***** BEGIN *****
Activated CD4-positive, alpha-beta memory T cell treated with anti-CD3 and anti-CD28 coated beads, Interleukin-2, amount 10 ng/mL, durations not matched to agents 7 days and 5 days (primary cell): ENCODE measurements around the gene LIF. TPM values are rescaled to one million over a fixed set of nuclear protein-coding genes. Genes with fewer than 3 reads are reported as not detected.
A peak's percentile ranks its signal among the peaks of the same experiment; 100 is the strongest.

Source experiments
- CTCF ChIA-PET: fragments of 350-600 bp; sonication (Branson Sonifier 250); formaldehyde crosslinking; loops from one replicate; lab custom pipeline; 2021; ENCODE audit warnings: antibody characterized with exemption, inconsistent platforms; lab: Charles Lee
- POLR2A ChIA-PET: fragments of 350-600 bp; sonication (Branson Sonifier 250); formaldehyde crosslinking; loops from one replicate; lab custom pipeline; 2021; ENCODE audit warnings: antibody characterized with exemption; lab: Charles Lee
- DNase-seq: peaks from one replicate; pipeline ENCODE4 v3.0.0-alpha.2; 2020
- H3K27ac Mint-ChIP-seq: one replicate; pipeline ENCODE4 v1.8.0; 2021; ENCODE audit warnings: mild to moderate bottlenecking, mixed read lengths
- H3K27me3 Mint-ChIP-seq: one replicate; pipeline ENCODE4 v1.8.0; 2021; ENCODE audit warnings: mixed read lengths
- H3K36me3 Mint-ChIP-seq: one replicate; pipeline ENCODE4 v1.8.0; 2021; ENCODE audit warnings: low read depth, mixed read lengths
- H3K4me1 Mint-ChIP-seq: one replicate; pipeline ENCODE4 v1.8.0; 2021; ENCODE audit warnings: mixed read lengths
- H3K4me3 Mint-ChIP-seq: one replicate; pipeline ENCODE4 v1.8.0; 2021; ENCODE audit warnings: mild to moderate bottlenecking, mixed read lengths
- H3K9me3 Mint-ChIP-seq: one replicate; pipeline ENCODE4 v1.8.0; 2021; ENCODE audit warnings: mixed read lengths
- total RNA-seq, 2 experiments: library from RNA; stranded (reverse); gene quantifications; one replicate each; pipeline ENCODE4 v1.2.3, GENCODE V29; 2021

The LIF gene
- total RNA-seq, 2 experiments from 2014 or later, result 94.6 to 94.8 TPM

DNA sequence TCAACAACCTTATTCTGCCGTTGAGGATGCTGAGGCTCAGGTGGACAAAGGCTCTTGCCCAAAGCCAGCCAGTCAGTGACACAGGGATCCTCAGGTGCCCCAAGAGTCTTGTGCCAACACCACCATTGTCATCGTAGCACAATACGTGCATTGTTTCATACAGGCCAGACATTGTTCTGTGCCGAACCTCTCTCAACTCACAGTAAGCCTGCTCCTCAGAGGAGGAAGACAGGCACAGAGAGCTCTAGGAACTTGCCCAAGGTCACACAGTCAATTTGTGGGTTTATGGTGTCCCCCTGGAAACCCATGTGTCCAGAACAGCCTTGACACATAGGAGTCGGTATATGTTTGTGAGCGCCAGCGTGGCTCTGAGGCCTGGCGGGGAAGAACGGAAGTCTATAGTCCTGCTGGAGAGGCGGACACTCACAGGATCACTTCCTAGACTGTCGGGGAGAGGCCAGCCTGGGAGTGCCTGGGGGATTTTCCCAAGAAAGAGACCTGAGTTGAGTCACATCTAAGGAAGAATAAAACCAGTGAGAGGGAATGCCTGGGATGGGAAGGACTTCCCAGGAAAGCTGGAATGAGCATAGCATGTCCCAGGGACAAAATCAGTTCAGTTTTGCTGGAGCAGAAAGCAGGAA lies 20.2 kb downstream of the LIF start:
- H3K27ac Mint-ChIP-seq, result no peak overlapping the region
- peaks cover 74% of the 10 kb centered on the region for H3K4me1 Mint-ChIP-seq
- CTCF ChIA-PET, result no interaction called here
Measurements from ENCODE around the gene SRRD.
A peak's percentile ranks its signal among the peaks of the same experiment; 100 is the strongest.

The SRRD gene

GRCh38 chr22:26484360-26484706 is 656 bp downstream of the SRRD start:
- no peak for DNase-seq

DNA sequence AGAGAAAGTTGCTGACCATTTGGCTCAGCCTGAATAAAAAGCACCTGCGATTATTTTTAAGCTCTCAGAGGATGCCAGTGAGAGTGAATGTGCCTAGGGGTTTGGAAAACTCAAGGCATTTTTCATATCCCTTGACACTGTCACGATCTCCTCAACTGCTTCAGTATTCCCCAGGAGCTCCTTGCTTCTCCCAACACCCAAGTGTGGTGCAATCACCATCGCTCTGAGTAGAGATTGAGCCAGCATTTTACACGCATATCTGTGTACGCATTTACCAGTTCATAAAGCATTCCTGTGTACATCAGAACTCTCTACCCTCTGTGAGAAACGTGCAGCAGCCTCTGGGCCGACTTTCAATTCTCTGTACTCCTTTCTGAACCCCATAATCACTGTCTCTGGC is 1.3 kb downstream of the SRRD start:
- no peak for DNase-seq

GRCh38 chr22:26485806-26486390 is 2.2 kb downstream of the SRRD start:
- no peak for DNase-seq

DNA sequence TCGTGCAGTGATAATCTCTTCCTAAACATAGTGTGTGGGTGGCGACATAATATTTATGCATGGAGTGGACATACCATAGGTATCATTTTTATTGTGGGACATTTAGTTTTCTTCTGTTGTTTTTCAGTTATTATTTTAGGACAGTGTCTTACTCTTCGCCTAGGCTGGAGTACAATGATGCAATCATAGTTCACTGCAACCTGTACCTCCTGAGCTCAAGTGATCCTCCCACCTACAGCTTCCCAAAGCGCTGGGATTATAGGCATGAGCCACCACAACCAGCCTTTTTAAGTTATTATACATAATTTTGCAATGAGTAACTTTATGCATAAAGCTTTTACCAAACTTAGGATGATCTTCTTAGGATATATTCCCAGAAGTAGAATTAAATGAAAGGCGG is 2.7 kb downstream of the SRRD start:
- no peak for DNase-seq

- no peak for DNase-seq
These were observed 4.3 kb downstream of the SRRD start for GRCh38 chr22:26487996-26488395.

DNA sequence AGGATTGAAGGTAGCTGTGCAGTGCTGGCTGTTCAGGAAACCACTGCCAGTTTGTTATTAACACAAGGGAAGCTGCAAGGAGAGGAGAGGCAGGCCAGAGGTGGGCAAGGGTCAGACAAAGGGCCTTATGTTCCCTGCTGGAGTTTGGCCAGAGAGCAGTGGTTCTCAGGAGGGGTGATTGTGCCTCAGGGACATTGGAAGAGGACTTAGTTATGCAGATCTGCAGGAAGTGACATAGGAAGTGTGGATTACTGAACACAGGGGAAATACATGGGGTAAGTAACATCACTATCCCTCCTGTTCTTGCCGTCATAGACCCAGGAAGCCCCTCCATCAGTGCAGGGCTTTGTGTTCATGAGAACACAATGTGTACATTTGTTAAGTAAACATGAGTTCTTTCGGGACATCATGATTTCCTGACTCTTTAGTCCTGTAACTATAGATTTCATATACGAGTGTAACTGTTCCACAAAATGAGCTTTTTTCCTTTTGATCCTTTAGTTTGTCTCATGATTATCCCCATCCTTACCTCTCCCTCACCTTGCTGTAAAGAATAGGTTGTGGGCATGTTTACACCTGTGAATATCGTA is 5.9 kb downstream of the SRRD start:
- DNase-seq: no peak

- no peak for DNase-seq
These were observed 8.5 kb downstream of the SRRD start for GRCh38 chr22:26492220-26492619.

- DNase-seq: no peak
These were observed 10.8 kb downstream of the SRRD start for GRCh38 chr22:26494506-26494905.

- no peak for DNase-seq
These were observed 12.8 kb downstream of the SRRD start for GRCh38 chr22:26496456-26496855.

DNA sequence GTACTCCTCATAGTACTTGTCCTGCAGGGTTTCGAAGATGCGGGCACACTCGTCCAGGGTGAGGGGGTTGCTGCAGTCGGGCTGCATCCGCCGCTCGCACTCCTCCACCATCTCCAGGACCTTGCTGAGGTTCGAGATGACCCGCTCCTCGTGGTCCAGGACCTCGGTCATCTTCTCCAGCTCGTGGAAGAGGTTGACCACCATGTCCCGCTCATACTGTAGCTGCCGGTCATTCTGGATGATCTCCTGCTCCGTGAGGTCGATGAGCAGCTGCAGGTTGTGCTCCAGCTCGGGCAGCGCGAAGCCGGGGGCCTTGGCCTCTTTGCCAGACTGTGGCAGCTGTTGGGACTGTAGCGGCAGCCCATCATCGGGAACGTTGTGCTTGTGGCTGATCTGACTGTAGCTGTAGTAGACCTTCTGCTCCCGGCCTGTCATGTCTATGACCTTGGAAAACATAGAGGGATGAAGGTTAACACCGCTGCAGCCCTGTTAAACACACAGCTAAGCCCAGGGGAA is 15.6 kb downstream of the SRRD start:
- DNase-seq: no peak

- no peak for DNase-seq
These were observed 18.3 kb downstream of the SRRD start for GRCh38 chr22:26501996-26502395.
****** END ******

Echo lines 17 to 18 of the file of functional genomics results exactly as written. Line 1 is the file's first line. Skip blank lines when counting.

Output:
- H3K27ac Mint-ChIP-seq, result no peak overlapping the region
- peaks cover 74% of the 10 kb centered on the region for H3K4me1 Mint-ChIP-seq